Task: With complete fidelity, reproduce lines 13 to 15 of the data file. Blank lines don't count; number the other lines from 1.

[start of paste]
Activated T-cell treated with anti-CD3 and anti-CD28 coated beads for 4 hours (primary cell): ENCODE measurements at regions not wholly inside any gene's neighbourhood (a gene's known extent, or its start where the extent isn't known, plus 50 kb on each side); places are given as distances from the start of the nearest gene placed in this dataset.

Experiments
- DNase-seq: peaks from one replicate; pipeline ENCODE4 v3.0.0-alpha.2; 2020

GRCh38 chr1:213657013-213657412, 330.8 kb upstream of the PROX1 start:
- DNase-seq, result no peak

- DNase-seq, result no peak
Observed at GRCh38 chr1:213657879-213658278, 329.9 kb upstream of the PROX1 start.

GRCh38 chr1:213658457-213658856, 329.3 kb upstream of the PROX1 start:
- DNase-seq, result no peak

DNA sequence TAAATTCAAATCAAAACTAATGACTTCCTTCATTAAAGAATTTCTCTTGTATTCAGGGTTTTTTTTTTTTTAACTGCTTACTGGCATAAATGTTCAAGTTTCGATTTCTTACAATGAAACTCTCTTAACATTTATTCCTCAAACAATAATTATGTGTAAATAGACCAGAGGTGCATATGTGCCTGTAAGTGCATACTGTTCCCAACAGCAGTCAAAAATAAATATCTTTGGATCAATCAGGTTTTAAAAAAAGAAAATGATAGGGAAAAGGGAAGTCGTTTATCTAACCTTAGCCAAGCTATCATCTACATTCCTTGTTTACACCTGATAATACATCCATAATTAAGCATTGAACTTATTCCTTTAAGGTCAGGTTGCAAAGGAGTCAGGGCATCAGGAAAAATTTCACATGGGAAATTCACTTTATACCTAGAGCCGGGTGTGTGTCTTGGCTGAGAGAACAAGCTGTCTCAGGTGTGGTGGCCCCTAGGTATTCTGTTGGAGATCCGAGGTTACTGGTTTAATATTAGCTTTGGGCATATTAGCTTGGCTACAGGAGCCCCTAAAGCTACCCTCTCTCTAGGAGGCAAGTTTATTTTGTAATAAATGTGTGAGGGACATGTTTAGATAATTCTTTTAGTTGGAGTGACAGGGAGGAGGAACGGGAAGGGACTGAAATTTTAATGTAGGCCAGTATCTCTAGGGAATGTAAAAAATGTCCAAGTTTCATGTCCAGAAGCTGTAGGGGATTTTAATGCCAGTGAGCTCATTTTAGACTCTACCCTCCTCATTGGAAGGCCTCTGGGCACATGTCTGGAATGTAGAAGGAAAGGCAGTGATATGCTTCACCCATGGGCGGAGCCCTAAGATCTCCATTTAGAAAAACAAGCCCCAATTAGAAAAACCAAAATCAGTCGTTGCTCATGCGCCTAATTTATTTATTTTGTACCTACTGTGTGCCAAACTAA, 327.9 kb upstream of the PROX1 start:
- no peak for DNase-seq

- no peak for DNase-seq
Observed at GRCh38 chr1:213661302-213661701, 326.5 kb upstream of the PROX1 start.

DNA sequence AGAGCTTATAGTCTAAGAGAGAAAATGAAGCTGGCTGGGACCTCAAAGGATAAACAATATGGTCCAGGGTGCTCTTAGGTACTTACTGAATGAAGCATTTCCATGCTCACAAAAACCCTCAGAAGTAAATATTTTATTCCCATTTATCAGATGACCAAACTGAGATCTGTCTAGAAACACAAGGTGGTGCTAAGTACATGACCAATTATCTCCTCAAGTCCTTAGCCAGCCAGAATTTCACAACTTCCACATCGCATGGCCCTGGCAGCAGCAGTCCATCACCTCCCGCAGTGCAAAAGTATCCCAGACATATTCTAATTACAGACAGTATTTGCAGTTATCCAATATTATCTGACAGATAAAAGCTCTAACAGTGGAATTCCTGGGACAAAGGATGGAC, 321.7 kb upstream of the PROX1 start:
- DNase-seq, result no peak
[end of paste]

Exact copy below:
Observed at GRCh38 chr1:213661302-213661701, 326.5 kb upstream of the PROX1 start.

DNA sequence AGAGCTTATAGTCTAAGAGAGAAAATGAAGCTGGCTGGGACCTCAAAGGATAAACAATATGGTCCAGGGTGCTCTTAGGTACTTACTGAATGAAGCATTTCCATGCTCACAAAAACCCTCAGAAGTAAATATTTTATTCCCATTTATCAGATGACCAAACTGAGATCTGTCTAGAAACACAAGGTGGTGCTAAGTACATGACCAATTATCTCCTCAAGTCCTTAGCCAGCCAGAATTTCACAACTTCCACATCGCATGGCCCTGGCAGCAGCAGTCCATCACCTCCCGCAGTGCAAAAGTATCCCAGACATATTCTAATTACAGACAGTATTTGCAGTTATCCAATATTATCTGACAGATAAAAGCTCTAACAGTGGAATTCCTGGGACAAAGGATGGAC, 321.7 kb upstream of the PROX1 start:
- DNase-seq, result no peak